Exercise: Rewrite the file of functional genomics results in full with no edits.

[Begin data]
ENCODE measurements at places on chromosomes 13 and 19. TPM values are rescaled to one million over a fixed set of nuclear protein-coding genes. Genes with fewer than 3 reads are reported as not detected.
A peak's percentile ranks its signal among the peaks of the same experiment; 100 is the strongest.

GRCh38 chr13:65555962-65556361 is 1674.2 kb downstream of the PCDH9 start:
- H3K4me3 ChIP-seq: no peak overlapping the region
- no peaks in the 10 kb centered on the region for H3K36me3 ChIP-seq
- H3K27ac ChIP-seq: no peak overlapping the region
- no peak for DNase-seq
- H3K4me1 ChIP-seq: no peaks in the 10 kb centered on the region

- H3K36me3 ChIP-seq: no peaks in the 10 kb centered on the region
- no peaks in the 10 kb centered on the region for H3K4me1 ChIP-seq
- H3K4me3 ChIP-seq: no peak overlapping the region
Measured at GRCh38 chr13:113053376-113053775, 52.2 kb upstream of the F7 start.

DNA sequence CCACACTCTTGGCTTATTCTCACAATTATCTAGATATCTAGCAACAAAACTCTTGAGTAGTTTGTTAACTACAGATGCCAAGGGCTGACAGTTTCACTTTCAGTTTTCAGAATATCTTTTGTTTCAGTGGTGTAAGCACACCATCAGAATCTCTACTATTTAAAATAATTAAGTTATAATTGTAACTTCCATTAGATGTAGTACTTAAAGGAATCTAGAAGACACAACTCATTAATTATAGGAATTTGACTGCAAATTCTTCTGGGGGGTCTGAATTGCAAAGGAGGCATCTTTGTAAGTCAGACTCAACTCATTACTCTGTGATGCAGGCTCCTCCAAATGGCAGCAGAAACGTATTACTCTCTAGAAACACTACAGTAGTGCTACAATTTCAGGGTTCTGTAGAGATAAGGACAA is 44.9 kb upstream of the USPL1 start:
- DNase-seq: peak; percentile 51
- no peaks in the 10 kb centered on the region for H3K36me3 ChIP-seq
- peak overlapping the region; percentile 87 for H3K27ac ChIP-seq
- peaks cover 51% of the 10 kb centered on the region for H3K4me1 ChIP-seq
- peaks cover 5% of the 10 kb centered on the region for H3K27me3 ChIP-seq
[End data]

ENCODE measurements at places on chromosomes 13 and 19. TPM values are rescaled to one million over a fixed set of nuclear protein-coding genes. Genes with fewer than 3 reads are reported as not detected.
A peak's percentile ranks its signal among the peaks of the same experiment; 100 is the strongest.

GRCh38 chr13:65555962-65556361 is 1674.2 kb downstream of the PCDH9 start:
- H3K4me3 ChIP-seq: no peak overlapping the region
- no peaks in the 10 kb centered on the region for H3K36me3 ChIP-seq
- H3K27ac ChIP-seq: no peak overlapping the region
- no peak for DNase-seq
- H3K4me1 ChIP-seq: no peaks in the 10 kb centered on the region

- H3K36me3 ChIP-seq: no peaks in the 10 kb centered on the region
- no peaks in the 10 kb centered on the region for H3K4me1 ChIP-seq
- H3K4me3 ChIP-seq: no peak overlapping the region
Measured at GRCh38 chr13:113053376-113053775, 52.2 kb upstream of the F7 start.

DNA sequence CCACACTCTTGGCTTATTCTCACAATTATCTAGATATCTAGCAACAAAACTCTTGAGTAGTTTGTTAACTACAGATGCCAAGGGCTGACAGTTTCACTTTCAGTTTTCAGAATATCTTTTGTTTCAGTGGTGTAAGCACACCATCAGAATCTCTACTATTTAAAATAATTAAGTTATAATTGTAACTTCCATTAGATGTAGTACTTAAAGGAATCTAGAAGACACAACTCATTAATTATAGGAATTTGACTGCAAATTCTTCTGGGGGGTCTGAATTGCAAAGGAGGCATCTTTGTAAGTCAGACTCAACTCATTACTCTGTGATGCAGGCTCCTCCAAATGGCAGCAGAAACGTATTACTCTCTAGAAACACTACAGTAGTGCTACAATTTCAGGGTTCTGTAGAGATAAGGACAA is 44.9 kb upstream of the USPL1 start:
- DNase-seq: peak; percentile 51
- no peaks in the 10 kb centered on the region for H3K36me3 ChIP-seq
- peak overlapping the region; percentile 87 for H3K27ac ChIP-seq
- peaks cover 51% of the 10 kb centered on the region for H3K4me1 ChIP-seq
- peaks cover 5% of the 10 kb centered on the region for H3K27me3 ChIP-seq